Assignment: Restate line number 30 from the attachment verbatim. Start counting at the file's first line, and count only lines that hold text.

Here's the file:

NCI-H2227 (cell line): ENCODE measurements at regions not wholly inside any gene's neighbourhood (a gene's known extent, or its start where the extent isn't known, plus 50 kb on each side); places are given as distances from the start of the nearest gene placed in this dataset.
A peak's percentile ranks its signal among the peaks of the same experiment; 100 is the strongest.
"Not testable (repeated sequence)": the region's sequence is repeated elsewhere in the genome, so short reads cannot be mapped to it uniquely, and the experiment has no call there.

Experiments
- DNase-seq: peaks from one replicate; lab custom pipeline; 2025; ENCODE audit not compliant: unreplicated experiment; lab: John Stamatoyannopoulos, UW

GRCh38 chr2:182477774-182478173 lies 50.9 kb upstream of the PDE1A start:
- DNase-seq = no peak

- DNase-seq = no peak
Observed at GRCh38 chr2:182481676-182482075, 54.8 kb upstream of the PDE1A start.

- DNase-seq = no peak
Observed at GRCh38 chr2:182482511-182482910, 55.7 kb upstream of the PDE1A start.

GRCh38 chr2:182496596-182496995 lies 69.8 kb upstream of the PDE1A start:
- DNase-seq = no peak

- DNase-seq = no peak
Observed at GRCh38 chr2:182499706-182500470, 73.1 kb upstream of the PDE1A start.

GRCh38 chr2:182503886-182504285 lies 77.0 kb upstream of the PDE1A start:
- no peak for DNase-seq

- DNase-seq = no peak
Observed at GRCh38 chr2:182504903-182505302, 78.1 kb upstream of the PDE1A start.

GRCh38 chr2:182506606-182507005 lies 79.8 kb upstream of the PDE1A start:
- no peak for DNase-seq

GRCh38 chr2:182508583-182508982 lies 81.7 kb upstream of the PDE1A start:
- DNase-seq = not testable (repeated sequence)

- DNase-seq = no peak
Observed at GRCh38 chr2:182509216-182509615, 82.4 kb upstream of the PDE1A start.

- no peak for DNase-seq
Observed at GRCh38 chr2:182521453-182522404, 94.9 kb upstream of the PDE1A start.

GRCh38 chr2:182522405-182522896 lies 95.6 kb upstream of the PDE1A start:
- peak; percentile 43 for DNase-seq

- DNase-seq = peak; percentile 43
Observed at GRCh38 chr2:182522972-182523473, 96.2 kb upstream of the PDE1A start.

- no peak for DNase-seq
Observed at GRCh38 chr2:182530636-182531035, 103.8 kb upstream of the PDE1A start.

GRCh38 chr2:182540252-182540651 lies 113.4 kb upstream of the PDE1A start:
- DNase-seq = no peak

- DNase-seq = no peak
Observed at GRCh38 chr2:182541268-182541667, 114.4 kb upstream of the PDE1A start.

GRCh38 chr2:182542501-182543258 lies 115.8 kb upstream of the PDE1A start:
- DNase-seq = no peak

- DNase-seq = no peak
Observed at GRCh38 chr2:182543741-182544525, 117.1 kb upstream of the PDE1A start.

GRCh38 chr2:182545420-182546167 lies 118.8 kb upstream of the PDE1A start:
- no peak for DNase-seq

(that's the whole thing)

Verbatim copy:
- DNase-seq = peak; percentile 43